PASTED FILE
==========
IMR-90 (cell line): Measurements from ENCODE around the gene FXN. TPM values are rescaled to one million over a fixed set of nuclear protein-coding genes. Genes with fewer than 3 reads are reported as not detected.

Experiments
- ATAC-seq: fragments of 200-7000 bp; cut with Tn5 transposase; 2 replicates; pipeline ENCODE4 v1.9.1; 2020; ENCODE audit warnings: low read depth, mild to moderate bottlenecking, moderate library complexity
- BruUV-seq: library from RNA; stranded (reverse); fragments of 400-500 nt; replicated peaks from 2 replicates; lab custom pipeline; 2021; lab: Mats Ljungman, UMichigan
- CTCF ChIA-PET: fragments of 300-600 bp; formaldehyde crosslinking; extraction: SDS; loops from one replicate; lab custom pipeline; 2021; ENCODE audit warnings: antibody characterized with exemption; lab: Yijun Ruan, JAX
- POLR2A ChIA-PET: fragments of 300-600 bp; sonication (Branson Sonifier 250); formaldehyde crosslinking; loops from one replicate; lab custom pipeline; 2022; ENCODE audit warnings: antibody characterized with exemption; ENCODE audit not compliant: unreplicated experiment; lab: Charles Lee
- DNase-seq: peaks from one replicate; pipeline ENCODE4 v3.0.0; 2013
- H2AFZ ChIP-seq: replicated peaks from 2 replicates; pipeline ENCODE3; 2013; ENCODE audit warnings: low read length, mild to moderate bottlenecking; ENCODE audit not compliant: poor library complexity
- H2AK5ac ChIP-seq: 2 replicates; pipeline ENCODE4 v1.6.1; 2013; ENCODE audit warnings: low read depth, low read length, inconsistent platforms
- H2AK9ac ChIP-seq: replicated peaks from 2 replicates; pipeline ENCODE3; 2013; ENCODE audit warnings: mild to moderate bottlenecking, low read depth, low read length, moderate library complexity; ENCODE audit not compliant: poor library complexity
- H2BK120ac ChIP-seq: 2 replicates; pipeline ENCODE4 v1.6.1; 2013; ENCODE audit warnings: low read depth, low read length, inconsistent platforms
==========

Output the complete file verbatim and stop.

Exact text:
IMR-90 (cell line): Measurements from ENCODE around the gene FXN. TPM values are rescaled to one million over a fixed set of nuclear protein-coding genes. Genes with fewer than 3 reads are reported as not detected.

Experiments
- ATAC-seq: fragments of 200-7000 bp; cut with Tn5 transposase; 2 replicates; pipeline ENCODE4 v1.9.1; 2020; ENCODE audit warnings: low read depth, mild to moderate bottlenecking, moderate library complexity
- BruUV-seq: library from RNA; stranded (reverse); fragments of 400-500 nt; replicated peaks from 2 replicates; lab custom pipeline; 2021; lab: Mats Ljungman, UMichigan
- CTCF ChIA-PET: fragments of 300-600 bp; formaldehyde crosslinking; extraction: SDS; loops from one replicate; lab custom pipeline; 2021; ENCODE audit warnings: antibody characterized with exemption; lab: Yijun Ruan, JAX
- POLR2A ChIA-PET: fragments of 300-600 bp; sonication (Branson Sonifier 250); formaldehyde crosslinking; loops from one replicate; lab custom pipeline; 2022; ENCODE audit warnings: antibody characterized with exemption; ENCODE audit not compliant: unreplicated experiment; lab: Charles Lee
- DNase-seq: peaks from one replicate; pipeline ENCODE4 v3.0.0; 2013
- H2AFZ ChIP-seq: replicated peaks from 2 replicates; pipeline ENCODE3; 2013; ENCODE audit warnings: low read length, mild to moderate bottlenecking; ENCODE audit not compliant: poor library complexity
- H2AK5ac ChIP-seq: 2 replicates; pipeline ENCODE4 v1.6.1; 2013; ENCODE audit warnings: low read depth, low read length, inconsistent platforms
- H2AK9ac ChIP-seq: replicated peaks from 2 replicates; pipeline ENCODE3; 2013; ENCODE audit warnings: mild to moderate bottlenecking, low read depth, low read length, moderate library complexity; ENCODE audit not compliant: poor library complexity
- H2BK120ac ChIP-seq: 2 replicates; pipeline ENCODE4 v1.6.1; 2013; ENCODE audit warnings: low read depth, low read length, inconsistent platforms